Advertisement

Higher Incidence of Mild Cognitive Impairment in Familial Hypercholesterolemia

      Abstract

      Objective

      Hypercholesterolemia is an early risk factor for Alzheimer's disease. Low-density lipoprotein (LDL) receptors might be involved in this disorder. Our objective was to determine the risk of mild cognitive impairment in a population of patients with heterozygous familial hypercholesterolemia, a condition involving LDL receptor dysfunction and lifelong hypercholesterolemia.

      Methods

      By using a cohort study design, patients with familial hypercholesterolemia (N=47) meeting inclusion criteria and comparison patients without familial hypercholesterolemia (N=70) were consecutively selected from academic specialty and primary care clinics, respectively. All patients were older than 50 years. Those with disorders that could affect cognition, including history of stroke or transient ischemic attacks, were excluded from both groups. Thirteen standardized neuropsychologic tests were performed in all subjects. Mutational analysis was performed in patients with familial hypercholesterolemia, and brain imaging was obtained in those with familial hypercholesterolemia and mild cognitive impairment.

      Results

      Patients with familial hypercholesterolemia showed a high incidence of mild cognitive impairment compared with those without familial hypercholesterolemia (21.3% vs 2.9%; P=.00). This diagnosis was unrelated to structural pathology or white matter disease. There were significant differences, independent of apolipoprotein E4 or E2 status, between those with familial hypercholesterolemia and those with no familial hypercholesterolemia in several cognitive measures, all in the direction of worse performance for those with familial hypercholesterolemia.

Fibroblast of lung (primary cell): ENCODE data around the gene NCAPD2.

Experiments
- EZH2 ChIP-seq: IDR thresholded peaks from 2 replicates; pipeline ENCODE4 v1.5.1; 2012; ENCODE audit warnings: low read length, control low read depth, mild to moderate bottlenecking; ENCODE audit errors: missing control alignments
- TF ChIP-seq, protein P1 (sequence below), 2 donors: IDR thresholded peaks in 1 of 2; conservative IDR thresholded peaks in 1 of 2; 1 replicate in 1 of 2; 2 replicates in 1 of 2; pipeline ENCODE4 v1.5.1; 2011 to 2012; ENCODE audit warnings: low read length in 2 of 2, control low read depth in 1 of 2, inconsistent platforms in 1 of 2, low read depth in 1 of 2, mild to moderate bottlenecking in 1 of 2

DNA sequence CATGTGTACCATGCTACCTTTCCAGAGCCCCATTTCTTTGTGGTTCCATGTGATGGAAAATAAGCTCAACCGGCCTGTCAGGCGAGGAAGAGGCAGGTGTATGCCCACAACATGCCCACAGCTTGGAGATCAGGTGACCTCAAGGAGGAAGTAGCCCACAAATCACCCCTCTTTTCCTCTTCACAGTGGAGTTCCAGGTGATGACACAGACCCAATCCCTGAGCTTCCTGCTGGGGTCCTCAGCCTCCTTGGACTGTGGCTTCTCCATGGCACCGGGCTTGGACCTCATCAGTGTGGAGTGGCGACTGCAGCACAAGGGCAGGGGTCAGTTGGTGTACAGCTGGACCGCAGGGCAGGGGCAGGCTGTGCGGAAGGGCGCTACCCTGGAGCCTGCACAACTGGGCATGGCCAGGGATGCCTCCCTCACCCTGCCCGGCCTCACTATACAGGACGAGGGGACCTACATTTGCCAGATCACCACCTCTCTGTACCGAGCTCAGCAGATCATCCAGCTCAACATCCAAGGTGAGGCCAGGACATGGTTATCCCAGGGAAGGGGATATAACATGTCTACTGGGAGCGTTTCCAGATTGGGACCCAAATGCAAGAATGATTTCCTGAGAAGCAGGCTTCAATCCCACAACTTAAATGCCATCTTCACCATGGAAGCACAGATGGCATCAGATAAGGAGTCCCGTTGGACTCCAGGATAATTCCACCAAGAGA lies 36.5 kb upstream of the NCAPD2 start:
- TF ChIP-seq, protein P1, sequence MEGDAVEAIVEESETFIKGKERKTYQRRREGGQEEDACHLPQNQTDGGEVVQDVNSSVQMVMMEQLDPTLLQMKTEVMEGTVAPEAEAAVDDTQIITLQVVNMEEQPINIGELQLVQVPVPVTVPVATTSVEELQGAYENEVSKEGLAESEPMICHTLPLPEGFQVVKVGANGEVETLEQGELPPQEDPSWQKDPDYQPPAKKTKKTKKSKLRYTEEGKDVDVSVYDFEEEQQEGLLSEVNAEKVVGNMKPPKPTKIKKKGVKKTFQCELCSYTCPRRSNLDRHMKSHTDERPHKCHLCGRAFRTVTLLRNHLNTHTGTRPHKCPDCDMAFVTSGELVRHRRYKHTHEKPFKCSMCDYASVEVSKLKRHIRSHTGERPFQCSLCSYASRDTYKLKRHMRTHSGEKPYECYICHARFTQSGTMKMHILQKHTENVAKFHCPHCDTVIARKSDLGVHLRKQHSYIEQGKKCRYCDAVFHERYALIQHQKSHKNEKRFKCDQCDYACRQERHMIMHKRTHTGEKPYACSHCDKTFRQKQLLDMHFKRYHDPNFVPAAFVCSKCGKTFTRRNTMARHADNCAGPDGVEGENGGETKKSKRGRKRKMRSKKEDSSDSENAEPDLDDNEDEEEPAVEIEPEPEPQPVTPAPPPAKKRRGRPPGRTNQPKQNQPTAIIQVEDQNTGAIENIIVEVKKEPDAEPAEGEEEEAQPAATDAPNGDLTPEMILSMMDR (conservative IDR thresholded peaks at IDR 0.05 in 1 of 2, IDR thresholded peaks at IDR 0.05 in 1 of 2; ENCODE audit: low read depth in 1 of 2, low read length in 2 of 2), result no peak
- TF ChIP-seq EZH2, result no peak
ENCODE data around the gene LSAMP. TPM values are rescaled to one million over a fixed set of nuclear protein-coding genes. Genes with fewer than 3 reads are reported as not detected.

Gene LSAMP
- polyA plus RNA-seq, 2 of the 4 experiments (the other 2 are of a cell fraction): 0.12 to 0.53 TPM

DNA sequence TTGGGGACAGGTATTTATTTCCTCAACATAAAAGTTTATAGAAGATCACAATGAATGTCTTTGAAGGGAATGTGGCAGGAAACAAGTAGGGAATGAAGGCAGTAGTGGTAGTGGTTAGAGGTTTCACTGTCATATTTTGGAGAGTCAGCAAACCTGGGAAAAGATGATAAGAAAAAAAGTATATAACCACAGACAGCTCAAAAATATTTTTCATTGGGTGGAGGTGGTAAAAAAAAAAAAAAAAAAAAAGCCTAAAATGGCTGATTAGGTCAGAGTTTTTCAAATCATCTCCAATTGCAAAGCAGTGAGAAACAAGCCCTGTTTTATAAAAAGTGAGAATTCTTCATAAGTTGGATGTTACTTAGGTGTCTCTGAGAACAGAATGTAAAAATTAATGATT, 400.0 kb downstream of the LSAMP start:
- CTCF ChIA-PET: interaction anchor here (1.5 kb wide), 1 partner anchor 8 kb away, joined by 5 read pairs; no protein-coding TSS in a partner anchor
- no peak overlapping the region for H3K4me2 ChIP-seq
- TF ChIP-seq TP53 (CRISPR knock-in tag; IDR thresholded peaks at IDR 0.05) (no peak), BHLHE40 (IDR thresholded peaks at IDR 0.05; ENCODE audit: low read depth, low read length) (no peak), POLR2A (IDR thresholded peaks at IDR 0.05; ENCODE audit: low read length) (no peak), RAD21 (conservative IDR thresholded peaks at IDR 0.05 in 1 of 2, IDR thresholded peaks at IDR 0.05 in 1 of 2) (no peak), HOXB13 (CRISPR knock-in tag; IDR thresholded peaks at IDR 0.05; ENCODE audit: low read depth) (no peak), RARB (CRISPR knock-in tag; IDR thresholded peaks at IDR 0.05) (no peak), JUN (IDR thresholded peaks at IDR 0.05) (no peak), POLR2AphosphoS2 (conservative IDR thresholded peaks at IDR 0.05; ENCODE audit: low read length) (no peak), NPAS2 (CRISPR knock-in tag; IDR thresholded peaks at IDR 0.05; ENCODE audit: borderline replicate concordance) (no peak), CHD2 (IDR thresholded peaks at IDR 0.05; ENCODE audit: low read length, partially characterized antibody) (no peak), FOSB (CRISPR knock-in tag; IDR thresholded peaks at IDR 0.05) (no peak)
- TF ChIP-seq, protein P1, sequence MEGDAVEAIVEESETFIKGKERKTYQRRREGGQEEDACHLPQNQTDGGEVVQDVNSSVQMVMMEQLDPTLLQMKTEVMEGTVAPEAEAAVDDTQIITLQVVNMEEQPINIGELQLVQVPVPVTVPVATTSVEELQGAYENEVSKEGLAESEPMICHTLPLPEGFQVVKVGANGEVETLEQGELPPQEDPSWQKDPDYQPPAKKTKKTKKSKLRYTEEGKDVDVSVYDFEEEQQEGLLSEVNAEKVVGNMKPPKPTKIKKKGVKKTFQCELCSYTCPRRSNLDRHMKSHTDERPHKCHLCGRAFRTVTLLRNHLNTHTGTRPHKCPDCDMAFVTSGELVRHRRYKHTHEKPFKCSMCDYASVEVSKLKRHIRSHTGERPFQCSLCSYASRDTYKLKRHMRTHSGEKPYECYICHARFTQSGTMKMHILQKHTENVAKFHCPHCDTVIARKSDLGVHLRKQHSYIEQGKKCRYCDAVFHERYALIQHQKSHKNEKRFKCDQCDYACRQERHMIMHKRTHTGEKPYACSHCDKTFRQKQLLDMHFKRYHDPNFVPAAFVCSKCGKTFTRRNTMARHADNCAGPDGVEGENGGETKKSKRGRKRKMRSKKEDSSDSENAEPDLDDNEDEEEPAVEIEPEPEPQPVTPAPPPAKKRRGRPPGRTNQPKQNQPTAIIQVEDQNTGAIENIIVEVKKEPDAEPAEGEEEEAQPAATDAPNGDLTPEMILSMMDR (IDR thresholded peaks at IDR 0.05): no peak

Conclusion

      Because prior studies have shown that older patients with sporadic hypercholesterolemia do not show a higher incidence of mild cognitive impairment, the findings presented suggest that early exposure to elevated cholesterol or LDL receptor dysfunction may be risk factors for mild cognitive impairment.

      Keywords

      To read this article in full you will need to make a payment

      Purchase one-time access:

      Academic & Personal: 24 hour online accessCorporate R&D Professionals: 24 hour online access
      One-time access price info
      • For academic or personal research use, select 'Academic and Personal'